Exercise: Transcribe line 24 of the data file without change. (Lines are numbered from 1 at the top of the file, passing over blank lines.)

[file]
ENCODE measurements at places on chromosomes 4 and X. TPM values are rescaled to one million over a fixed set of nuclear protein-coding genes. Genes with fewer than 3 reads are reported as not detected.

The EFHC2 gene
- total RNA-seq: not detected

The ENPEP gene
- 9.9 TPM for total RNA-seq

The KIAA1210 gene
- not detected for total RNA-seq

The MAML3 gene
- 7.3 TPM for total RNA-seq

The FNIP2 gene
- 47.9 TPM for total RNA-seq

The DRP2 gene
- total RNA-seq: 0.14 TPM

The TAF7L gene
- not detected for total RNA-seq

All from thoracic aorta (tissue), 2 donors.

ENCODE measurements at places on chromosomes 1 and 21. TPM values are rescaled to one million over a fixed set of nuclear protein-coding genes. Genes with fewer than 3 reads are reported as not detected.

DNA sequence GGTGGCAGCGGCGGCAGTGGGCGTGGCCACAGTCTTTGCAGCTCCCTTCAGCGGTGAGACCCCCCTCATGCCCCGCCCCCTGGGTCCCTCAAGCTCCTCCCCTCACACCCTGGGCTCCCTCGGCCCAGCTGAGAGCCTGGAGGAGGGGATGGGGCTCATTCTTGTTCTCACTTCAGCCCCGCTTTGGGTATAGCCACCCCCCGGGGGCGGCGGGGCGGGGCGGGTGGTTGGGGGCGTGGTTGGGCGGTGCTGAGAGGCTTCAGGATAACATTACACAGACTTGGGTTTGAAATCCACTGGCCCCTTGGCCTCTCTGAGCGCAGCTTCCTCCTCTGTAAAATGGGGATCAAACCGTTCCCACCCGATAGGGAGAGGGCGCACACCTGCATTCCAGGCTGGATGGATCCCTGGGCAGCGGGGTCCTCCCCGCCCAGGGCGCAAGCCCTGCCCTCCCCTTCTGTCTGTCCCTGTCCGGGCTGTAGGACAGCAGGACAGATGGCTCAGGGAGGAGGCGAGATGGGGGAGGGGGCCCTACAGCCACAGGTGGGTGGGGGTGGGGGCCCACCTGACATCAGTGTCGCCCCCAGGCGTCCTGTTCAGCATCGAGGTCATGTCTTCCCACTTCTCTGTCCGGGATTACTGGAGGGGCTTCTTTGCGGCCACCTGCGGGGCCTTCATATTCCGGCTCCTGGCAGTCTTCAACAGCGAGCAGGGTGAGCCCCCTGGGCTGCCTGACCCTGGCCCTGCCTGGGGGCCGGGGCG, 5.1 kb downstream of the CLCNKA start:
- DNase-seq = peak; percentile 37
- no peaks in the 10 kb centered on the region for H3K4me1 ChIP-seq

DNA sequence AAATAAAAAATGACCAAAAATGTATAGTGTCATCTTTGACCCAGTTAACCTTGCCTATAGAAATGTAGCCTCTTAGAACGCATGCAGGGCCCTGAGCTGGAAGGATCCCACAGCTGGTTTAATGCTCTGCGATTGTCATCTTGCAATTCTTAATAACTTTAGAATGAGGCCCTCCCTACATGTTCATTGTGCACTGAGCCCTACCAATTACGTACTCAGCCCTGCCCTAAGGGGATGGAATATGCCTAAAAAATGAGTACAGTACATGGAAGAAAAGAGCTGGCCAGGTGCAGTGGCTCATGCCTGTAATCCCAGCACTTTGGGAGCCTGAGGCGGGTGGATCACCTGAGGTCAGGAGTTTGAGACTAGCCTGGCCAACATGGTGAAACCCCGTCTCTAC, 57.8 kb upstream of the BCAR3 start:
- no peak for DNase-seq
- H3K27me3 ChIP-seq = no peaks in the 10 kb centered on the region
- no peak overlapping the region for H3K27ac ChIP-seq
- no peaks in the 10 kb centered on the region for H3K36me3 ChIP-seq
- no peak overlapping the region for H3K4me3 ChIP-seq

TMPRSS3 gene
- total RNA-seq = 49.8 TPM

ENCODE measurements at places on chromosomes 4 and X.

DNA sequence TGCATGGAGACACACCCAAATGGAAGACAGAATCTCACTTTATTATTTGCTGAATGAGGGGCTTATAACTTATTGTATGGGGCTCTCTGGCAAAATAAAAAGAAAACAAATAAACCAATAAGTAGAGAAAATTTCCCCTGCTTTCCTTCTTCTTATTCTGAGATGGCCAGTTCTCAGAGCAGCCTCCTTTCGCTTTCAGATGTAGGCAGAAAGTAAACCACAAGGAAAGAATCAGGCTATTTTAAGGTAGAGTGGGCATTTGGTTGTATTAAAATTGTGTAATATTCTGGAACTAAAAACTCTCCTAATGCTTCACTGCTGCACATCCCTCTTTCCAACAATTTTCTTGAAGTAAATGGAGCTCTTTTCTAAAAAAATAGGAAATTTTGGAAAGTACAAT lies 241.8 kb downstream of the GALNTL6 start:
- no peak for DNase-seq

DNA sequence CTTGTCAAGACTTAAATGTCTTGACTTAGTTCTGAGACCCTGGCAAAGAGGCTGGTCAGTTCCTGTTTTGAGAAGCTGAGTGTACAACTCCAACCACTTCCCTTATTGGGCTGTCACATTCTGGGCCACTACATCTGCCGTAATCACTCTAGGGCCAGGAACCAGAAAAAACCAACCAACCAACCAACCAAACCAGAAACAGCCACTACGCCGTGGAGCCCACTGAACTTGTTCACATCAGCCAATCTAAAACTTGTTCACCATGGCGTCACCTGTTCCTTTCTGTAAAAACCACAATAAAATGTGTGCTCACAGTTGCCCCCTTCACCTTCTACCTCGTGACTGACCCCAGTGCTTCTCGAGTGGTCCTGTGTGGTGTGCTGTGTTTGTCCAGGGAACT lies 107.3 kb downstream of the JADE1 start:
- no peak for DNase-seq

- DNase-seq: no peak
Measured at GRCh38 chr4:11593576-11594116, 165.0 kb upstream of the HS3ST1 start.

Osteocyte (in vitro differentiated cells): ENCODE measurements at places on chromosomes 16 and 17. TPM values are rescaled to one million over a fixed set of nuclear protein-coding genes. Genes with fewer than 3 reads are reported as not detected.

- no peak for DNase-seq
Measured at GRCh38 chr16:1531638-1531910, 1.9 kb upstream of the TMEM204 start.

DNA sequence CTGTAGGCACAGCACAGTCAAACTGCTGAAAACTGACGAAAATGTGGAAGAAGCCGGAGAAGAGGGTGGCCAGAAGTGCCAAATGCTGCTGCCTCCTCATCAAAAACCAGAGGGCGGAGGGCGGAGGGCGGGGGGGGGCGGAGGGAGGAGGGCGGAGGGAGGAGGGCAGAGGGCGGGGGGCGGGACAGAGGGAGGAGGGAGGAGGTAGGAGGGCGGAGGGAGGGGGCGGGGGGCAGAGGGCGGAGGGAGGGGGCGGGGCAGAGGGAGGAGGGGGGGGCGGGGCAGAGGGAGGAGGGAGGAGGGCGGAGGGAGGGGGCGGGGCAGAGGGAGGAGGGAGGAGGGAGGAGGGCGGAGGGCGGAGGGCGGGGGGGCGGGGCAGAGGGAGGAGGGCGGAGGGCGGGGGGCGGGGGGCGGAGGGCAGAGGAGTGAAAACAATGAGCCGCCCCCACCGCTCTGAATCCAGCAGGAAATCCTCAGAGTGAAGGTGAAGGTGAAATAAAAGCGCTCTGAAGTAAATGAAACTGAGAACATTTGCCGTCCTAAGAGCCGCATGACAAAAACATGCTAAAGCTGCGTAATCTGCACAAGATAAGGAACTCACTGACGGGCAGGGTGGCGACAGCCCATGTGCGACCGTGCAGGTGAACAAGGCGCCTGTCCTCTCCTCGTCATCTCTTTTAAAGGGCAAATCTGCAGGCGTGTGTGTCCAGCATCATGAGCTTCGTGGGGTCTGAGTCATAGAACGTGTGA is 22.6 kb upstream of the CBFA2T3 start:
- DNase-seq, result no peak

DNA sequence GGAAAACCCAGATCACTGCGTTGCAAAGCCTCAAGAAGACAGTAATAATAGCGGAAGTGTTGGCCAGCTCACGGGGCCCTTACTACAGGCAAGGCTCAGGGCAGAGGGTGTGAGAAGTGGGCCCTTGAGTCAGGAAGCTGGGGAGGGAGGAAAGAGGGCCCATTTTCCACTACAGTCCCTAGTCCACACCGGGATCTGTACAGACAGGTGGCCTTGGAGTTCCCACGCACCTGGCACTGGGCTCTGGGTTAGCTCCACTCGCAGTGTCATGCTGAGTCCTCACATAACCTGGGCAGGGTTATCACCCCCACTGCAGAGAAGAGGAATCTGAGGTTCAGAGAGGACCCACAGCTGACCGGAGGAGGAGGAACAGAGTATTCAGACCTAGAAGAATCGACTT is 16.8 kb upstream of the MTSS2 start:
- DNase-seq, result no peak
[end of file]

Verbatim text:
- no peak overlapping the region for H3K27ac ChIP-seq